• Multiple bookmarks in multiple books (and blogs too). Bookmarking is an essential feature of the Sony Reader, as it does not give you a method jumping to a specific page. (It does do a good job of remembering your last place in each book you’ve opened, even if you don’t bookmark it, which is nice.) Apparently, you can have as may as you want, I’ve had several pages worth of bookmarks in a single book with even more bookmarks in other books. Handily, it will let you view all your bookmarks in all your books at once, or by individual book.

What I Don’t Like About the Reader:

  • My wife loves it. She’s usually already got it during my prime reading time (i.e. just before bed), which means I’m stuck with the old school paper format.
  • The sad “Connect Reader” software that comes with it. The program responsible for transferring files from your PC to the Sony Reader really wants to be something slick, like iTunes. But the interface breaks so many usability standards, leaving you confused and irritated until you get used to it. When I first started using it, I kept “ejecting” the reader from the application when I was trying to upload files. Actually downloading RSS feeds is a bit of a puzzle too.
  • No search capability. That’s right, you can’t search for a word or a phrase at all. Which means the Reader provides no advantage over traditional books for people needing to read a lot of reference material. Linking inside an eBook is possible (some books have a linked table of contents), so in theory, and index in the back of the book would become easier to use.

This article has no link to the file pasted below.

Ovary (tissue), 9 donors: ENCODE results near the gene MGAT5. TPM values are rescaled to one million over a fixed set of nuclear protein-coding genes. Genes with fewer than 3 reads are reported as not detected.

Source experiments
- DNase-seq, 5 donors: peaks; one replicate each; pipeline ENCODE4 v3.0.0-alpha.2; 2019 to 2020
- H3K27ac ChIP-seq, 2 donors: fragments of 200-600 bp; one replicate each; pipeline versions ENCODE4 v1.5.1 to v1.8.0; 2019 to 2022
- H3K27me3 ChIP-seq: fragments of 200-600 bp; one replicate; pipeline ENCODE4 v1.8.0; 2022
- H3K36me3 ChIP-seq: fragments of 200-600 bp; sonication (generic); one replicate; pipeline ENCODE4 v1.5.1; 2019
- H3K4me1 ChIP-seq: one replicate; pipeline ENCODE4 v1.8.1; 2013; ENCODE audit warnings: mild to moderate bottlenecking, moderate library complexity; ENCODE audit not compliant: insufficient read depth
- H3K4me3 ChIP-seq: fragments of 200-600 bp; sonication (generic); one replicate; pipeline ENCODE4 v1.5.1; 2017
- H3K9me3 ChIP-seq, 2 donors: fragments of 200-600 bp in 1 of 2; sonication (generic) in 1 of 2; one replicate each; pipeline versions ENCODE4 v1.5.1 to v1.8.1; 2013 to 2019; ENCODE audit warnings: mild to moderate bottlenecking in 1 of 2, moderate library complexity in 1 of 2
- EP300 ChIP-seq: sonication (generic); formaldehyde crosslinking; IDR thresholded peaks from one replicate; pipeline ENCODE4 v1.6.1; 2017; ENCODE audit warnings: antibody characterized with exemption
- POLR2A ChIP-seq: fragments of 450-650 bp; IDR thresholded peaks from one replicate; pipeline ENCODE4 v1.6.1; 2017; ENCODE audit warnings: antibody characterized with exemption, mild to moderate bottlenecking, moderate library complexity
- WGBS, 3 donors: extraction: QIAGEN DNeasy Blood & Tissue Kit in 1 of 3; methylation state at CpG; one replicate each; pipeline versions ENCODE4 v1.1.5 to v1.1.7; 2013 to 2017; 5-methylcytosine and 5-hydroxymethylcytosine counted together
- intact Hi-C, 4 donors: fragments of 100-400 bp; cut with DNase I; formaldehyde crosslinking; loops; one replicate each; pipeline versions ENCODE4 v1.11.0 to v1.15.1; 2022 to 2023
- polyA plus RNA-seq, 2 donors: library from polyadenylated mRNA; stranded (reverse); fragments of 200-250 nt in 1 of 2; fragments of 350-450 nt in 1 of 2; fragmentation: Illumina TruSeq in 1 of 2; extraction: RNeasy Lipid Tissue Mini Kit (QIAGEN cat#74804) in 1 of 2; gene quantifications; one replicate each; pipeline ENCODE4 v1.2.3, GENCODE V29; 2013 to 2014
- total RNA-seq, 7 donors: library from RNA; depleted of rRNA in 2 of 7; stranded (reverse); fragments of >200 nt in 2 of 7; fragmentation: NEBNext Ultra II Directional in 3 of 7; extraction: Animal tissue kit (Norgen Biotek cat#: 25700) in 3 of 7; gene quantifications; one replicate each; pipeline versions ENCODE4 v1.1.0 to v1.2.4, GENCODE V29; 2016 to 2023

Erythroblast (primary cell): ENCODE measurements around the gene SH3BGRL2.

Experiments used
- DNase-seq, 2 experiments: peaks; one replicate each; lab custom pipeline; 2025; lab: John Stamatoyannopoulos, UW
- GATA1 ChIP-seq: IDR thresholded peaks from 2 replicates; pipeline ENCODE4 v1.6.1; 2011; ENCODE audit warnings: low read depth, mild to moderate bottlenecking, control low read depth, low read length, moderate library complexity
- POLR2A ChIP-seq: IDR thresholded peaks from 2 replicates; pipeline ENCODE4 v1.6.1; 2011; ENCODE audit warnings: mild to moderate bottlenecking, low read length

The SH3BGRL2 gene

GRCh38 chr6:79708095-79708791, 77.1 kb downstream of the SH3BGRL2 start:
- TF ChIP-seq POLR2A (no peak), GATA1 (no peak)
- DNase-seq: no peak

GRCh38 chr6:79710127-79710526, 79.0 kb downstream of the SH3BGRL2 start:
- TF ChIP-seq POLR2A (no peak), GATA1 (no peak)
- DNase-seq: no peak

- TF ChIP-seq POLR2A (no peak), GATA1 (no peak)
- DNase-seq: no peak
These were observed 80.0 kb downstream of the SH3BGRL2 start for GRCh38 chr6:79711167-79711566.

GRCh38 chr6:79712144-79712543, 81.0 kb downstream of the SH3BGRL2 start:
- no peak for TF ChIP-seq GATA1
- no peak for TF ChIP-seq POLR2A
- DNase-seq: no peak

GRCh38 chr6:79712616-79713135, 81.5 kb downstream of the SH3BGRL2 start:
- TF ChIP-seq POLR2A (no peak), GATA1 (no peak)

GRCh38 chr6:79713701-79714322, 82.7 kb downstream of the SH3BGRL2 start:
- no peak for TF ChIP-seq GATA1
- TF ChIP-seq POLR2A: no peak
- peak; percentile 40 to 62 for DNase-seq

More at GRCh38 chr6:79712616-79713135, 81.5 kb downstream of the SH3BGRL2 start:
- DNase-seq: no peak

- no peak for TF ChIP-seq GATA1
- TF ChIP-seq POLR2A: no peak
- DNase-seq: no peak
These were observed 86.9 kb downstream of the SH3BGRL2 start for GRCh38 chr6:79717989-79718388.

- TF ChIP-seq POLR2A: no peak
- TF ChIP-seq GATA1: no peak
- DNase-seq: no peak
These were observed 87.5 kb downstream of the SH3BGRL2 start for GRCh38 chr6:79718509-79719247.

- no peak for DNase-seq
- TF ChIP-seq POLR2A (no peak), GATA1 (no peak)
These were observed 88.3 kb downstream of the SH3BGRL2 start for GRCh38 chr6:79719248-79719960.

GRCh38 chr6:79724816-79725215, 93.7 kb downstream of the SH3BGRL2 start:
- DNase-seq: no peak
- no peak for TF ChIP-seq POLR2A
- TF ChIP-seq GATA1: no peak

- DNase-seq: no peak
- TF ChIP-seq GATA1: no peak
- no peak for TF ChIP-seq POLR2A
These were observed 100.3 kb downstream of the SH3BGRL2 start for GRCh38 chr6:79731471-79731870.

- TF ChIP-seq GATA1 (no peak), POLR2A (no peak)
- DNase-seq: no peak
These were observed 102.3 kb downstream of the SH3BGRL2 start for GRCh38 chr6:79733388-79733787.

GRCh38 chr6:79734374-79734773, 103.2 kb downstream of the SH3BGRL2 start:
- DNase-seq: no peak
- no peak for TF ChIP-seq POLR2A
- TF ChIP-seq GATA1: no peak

• No jump-to-page functionality. The Reader badly needs a way for the user to jump specifically to a page number. It does allow you to move in percentages through the book by using a set of 10 buttons along the lower side of the screen, but how often do you need to jump 60% into a book? (I have a feeling that this may be in the works, its seems to be the single beef I see the most mentioned around the internet.)
  • Poor PDF support. There are a lot of eBooks and documentation out there in PDF format, and the Sony Reader’s PDF support is really poor. It basically takes the PDF and shrinks it to fit the Reader’s screen. That may not sound bad, but if the PDF is designed to be printed on an 8 1/2 by 11 sheet of paper, it means your 12 point font becomes a 7 point font. Even worse if there are borders. Unless the PDF was designed properly for the Reader’s smaller screen, you won’t be able to read it without a magnifying glass. (There is a rumor that you get better results trying to read PDF’s in landscape mode, but I’ve never tried this… feel free to comment if you have! :) )

What I Just Don’t Care About:

  • The reader’s audio playback. It’s not an MP3 player. And I usually don’t listening to music when I’m reading. I can see this as potentially being OK for listening to audio books when your eyes get tired, but there are a ton of itty-bitty MP3 players out there, get one of those.